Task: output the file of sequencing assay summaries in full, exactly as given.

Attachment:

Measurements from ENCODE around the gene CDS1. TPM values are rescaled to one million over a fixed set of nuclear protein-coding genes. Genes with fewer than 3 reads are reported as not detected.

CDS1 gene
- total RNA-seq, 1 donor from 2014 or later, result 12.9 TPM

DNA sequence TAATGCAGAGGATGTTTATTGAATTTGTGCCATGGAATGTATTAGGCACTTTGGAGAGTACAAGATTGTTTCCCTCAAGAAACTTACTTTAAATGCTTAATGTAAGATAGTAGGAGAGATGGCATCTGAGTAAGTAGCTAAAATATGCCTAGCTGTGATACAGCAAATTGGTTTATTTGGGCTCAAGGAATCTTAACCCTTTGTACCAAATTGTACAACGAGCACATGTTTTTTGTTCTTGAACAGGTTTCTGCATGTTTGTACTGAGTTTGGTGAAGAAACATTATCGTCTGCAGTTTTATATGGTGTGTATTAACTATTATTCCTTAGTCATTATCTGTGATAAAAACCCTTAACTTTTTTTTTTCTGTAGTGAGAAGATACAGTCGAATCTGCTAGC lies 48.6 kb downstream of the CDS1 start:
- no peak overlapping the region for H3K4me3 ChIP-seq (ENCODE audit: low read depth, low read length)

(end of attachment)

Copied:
Measurements from ENCODE around the gene CDS1. TPM values are rescaled to one million over a fixed set of nuclear protein-coding genes. Genes with fewer than 3 reads are reported as not detected.

CDS1 gene
- total RNA-seq, 1 donor from 2014 or later, result 12.9 TPM

DNA sequence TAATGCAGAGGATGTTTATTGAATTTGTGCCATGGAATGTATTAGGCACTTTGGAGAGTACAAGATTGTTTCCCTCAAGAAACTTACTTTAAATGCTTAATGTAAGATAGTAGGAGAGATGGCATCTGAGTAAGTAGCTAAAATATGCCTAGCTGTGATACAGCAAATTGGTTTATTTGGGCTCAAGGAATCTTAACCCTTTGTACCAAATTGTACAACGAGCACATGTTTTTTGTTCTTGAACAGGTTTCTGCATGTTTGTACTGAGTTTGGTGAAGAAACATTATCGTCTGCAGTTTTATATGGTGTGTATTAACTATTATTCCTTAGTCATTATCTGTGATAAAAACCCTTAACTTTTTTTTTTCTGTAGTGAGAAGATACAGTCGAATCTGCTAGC lies 48.6 kb downstream of the CDS1 start:
- no peak overlapping the region for H3K4me3 ChIP-seq (ENCODE audit: low read depth, low read length)